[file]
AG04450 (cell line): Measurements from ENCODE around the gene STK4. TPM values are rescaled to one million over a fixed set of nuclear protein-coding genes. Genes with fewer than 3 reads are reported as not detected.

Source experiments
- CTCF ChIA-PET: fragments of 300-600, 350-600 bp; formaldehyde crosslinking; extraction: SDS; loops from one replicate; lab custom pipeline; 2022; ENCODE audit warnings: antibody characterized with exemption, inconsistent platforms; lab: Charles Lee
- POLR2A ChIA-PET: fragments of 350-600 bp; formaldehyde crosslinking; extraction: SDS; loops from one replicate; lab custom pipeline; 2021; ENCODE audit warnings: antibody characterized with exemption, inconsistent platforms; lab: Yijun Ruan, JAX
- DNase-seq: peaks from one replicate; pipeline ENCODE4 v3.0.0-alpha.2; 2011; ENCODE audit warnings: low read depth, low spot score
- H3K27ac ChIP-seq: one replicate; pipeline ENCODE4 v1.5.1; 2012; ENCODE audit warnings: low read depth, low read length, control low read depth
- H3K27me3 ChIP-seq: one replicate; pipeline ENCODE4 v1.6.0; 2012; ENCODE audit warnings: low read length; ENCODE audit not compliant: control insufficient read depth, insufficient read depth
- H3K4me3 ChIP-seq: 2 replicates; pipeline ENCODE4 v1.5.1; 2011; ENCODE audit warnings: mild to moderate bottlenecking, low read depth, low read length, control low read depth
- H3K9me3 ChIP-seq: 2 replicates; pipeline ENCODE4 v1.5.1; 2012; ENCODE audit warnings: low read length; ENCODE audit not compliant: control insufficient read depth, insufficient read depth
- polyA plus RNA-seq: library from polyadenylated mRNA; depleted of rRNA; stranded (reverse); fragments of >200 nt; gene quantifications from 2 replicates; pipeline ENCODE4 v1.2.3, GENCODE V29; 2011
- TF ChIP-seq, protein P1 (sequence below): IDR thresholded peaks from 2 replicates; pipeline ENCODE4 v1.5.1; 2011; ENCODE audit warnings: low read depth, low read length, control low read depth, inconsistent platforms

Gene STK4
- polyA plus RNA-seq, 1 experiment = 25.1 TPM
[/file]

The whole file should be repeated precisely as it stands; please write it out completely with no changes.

AG04450 (cell line): Measurements from ENCODE around the gene STK4. TPM values are rescaled to one million over a fixed set of nuclear protein-coding genes. Genes with fewer than 3 reads are reported as not detected.

Source experiments
- CTCF ChIA-PET: fragments of 300-600, 350-600 bp; formaldehyde crosslinking; extraction: SDS; loops from one replicate; lab custom pipeline; 2022; ENCODE audit warnings: antibody characterized with exemption, inconsistent platforms; lab: Charles Lee
- POLR2A ChIA-PET: fragments of 350-600 bp; formaldehyde crosslinking; extraction: SDS; loops from one replicate; lab custom pipeline; 2021; ENCODE audit warnings: antibody characterized with exemption, inconsistent platforms; lab: Yijun Ruan, JAX
- DNase-seq: peaks from one replicate; pipeline ENCODE4 v3.0.0-alpha.2; 2011; ENCODE audit warnings: low read depth, low spot score
- H3K27ac ChIP-seq: one replicate; pipeline ENCODE4 v1.5.1; 2012; ENCODE audit warnings: low read depth, low read length, control low read depth
- H3K27me3 ChIP-seq: one replicate; pipeline ENCODE4 v1.6.0; 2012; ENCODE audit warnings: low read length; ENCODE audit not compliant: control insufficient read depth, insufficient read depth
- H3K4me3 ChIP-seq: 2 replicates; pipeline ENCODE4 v1.5.1; 2011; ENCODE audit warnings: mild to moderate bottlenecking, low read depth, low read length, control low read depth
- H3K9me3 ChIP-seq: 2 replicates; pipeline ENCODE4 v1.5.1; 2012; ENCODE audit warnings: low read length; ENCODE audit not compliant: control insufficient read depth, insufficient read depth
- polyA plus RNA-seq: library from polyadenylated mRNA; depleted of rRNA; stranded (reverse); fragments of >200 nt; gene quantifications from 2 replicates; pipeline ENCODE4 v1.2.3, GENCODE V29; 2011
- TF ChIP-seq, protein P1 (sequence below): IDR thresholded peaks from 2 replicates; pipeline ENCODE4 v1.5.1; 2011; ENCODE audit warnings: low read depth, low read length, control low read depth, inconsistent platforms

Gene STK4
- polyA plus RNA-seq, 1 experiment = 25.1 TPM